It is important to think of a curricula more responsive to labor needs and to the specific demands, to develop an ability to listen to curricular practices in the spaces in which they occur, and in other social spaces in which health is learnt, as a source of questions and demands in the training process11.

The scope of action of the Nursing professional is an important device to think about the technicality implicit in health care that sometimes is involved only with the established processes such as protocols, technological knowledge and prescriptive acts that can promote a lack of care and responsibility towards the individual, the family and the community.



It was a qualitative research with descriptive and documentary approach, in which the data were collected in the curriculum, syllabus and subjects' programs of undergraduate nursing courses at the four State Universities in Bahia (UEBA). The study was conducted from January to December 2014.

The universities studied accounted for six nursing courses included in this research. 76 subjects' programs and syllabus were analyzed. After reading these documents, 12 programs and syllabus related to environment were selected, namely: Biology, Human Parasitology, Pharmacobotany, Collective Health, Parasitology, Environmental Health, Nursing Practices in Collective Health, Nursing Management in Public Health Services, Supervised Internship in Nursing, Environment and Health, Health Surveillance and Epidemiology.

Also, we used a semi-structured interview to complete and enrich the data obtained in the documents. 21 students participated in the interviews, defined by convenience sampling, of different semesters of undergraduate nursing courses of UEBA, following a preset script. The script allowed flexibility during the conversations to show the knowledge of students about the environmental approach at graduation. An initial identification of the student and sequential Arabian number was established to describe the students' statements.

To treat the data we used the technique of content analysis in a critical-analytical approach to unveil the meaning cores for systematic procedures to describe the contents of the secondary data sources, which enabled the inference of knowledge related to environmental aspects 12,13. The treatment of this material was divided into three phases: data ordering (documents organization and interviews), data classification (analysis categories built from the documents and the students' answers), and results interpretation. From the analysis of the documents, the following category emerged: health and environment in the curricula.

From the interviews with Nursing students, we could identify, by the statements analysis, the following category: environmental education in the students' perspective, that was divided into two subcategories: environmental education as an educative process and environmental education for sustainable development. And finally, the data was processed and discussed. This process allowed to breakdown the material in units of meaning that generated the category and subcategories.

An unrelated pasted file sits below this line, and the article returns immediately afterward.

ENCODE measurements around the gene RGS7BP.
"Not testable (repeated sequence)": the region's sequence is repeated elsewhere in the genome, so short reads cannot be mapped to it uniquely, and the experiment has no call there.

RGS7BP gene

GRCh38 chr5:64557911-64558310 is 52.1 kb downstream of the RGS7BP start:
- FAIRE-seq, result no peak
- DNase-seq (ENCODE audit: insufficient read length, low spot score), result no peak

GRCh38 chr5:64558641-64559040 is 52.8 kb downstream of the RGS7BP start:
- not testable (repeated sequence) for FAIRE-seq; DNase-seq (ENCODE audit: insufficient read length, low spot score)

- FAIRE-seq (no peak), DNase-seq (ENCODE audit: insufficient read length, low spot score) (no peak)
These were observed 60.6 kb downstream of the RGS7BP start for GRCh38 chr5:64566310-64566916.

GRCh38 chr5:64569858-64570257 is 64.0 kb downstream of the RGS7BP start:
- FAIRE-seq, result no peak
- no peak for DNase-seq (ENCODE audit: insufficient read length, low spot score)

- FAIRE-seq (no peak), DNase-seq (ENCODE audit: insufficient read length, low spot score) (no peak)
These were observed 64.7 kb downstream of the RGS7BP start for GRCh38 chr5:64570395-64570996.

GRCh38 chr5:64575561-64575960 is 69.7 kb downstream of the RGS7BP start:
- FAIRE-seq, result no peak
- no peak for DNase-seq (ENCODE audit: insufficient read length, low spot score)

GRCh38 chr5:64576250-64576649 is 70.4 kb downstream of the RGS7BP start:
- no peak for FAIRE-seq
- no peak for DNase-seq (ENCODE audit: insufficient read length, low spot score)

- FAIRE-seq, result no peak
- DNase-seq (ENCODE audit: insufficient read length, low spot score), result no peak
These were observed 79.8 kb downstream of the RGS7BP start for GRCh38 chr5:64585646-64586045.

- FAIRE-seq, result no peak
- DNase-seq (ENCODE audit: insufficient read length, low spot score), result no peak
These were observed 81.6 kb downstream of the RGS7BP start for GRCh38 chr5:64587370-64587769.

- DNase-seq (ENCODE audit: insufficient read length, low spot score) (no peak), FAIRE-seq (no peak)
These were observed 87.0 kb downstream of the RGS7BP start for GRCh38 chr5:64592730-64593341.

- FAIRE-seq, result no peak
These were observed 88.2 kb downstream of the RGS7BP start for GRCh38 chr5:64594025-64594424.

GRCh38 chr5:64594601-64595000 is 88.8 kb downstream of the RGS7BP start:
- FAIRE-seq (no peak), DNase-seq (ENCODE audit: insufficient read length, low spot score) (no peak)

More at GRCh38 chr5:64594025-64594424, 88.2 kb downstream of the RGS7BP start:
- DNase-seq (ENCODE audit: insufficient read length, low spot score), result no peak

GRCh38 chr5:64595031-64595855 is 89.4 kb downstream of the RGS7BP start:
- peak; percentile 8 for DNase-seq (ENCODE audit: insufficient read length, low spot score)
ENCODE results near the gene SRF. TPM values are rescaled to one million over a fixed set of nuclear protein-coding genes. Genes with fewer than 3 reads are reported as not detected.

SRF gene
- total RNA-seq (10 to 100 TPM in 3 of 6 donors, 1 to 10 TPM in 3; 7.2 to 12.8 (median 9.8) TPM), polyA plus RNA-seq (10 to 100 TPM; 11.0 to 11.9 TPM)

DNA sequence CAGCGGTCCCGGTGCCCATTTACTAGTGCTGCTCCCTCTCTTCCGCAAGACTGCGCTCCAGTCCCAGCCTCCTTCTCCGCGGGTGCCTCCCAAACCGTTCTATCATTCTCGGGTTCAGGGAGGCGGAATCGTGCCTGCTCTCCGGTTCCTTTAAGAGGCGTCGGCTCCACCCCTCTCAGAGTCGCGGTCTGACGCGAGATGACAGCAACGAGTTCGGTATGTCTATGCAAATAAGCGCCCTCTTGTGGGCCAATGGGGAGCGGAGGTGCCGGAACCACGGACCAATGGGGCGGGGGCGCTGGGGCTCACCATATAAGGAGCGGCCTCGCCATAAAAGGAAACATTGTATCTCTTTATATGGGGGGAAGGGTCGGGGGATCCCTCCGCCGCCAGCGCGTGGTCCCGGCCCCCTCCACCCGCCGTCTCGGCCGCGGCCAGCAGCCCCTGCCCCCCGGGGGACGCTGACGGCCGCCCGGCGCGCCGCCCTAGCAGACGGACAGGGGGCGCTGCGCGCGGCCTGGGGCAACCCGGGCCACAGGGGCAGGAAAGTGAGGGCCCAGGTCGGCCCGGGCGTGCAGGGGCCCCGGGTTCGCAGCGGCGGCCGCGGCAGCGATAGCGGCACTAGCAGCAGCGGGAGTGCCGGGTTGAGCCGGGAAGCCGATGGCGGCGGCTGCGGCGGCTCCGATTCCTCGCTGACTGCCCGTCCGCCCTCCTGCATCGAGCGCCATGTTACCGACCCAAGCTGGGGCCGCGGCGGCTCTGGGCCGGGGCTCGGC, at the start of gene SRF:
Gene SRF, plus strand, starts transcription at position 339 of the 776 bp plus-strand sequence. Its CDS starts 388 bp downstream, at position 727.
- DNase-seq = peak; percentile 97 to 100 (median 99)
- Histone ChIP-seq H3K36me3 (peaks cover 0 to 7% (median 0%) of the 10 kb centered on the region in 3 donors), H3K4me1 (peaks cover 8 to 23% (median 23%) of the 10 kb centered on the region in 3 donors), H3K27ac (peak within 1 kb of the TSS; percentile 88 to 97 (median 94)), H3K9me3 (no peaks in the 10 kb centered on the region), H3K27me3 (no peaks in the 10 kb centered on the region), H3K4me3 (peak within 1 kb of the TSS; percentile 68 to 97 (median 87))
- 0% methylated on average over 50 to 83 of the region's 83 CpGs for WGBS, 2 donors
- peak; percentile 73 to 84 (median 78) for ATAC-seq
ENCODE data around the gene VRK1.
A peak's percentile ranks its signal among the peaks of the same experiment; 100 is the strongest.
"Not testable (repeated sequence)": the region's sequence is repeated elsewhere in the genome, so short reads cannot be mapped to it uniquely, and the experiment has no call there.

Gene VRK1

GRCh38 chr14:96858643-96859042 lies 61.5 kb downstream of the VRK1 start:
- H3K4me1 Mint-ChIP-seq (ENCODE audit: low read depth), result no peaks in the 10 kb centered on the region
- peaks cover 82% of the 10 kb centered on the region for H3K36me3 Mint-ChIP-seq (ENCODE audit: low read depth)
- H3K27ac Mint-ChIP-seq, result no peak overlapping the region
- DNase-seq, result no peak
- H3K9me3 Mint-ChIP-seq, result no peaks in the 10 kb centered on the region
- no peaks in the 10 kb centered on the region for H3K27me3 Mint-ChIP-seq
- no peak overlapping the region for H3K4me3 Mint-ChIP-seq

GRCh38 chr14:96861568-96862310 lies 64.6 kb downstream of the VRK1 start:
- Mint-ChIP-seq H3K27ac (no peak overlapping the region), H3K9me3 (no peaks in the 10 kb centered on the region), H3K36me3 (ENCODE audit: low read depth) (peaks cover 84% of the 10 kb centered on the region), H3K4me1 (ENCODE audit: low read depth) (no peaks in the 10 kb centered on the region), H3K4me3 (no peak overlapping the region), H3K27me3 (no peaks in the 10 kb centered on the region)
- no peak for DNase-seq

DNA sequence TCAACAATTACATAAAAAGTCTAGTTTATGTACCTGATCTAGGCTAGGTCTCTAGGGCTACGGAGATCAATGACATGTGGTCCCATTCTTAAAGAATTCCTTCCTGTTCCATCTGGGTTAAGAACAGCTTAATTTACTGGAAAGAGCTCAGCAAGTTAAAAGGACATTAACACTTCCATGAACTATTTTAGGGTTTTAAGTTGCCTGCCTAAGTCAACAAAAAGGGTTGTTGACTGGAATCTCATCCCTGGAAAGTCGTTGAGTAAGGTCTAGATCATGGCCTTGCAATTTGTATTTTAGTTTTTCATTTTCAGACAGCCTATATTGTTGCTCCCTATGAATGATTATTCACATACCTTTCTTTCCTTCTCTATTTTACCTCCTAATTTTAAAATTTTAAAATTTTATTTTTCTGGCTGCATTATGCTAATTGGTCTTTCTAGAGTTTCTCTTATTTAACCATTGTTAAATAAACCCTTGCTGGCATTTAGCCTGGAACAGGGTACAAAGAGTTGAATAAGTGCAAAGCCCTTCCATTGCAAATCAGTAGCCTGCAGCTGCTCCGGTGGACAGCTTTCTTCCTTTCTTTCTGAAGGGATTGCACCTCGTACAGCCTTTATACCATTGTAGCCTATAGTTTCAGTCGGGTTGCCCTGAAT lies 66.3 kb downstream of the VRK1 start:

According to resolution nº466/12, the research was approved by the Research Ethics Committee of the Universidade Estadual de Santa Cruz, under the CAAE Protocol: 10817013.5.0000.5526, and data collection was carried out from May to July 2014 and all participants signed an informed consent form (FICS).



Health and environment in the curricula

This first category emerged from the documentary analysis of the Nursing undergraduate courses curricula examined, which allowed to highlight and relate the National Nursing Curriculum Guidelines and information on health and environment in the reality of these courses.

The list of essential contents of Nursing undergraduate program is divided into three large areas in the National Nursing Curriculum Guidelines: Biological and Health Sciences; Humanities and Social Sciences; and Nursing Sciences. Between these major content areas, the areas of Humanities and Social Sciences and Nursing Sciences include the ecological factors as determinant3:1.

Analyzing the environmental aspects in those programs, it was noted that, in six courses some subjects approached content about environment, distributed in general content subjects, and only one presented a list of specific content about the environment.

There was also a differentiation as to the environmental approach in nurses training, because we noticed a detachment of the interdisciplinary discussion on health and environment, which may be related to the history of nursing that always acted more in hospital services in which the environmental needs and problems experienced by the population assisted is not noticed.

However, it is important to consider that even in the hospital context, in which hospital infection prevention is present, the destination of the infected solid waste is minimally approached which means environmental issues have little relevance.

In the National Nursing Curriculum Guidelines we found subjects that indirectly address environmental issues on health, such as: Biology, Human Parasitology, Pharmacobotany, Collective Health, Parasitology, Nursing Practices in Collective Health, Nursing Management in Public Health Services, Supervised Internship in Nursing, Environment and Health, Health Surveillance and Epidemiology.

However, only one discipline addressed specifically the relation between health and environment and its consequences for the population health: Environmental Health in a Nursing course near the Atlantic forest, in which academics coexist with a green lush, characteristic of cocoa harvests, in the South of Bahia. The topics discussed focused on specific issues of health and environment in the local territory.